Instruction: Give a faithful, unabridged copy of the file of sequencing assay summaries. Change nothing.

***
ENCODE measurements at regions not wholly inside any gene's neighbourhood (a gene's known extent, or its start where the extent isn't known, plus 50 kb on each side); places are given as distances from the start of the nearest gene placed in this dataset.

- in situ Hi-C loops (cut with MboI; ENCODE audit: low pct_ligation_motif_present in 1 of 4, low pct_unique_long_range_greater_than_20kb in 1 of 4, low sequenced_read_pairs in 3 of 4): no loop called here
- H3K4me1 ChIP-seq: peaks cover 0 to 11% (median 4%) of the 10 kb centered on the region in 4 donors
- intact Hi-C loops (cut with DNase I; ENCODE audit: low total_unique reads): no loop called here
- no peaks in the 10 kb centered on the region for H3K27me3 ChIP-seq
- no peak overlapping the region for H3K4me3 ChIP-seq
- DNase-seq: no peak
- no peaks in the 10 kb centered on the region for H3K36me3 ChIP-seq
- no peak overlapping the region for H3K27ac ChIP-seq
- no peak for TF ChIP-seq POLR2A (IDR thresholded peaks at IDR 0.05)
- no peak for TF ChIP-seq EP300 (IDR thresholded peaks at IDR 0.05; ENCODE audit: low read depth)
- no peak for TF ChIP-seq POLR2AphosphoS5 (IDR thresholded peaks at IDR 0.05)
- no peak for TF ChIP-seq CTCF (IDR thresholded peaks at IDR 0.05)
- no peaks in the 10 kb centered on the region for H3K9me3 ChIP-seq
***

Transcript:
ENCODE measurements at regions not wholly inside any gene's neighbourhood (a gene's known extent, or its start where the extent isn't known, plus 50 kb on each side); places are given as distances from the start of the nearest gene placed in this dataset.

- in situ Hi-C loops (cut with MboI; ENCODE audit: low pct_ligation_motif_present in 1 of 4, low pct_unique_long_range_greater_than_20kb in 1 of 4, low sequenced_read_pairs in 3 of 4): no loop called here
- H3K4me1 ChIP-seq: peaks cover 0 to 11% (median 4%) of the 10 kb centered on the region in 4 donors
- intact Hi-C loops (cut with DNase I; ENCODE audit: low total_unique reads): no loop called here
- no peaks in the 10 kb centered on the region for H3K27me3 ChIP-seq
- no peak overlapping the region for H3K4me3 ChIP-seq
- DNase-seq: no peak
- no peaks in the 10 kb centered on the region for H3K36me3 ChIP-seq
- no peak overlapping the region for H3K27ac ChIP-seq
- no peak for TF ChIP-seq POLR2A (IDR thresholded peaks at IDR 0.05)
- no peak for TF ChIP-seq EP300 (IDR thresholded peaks at IDR 0.05; ENCODE audit: low read depth)
- no peak for TF ChIP-seq POLR2AphosphoS5 (IDR thresholded peaks at IDR 0.05)
- no peak for TF ChIP-seq CTCF (IDR thresholded peaks at IDR 0.05)
- no peaks in the 10 kb centered on the region for H3K9me3 ChIP-seq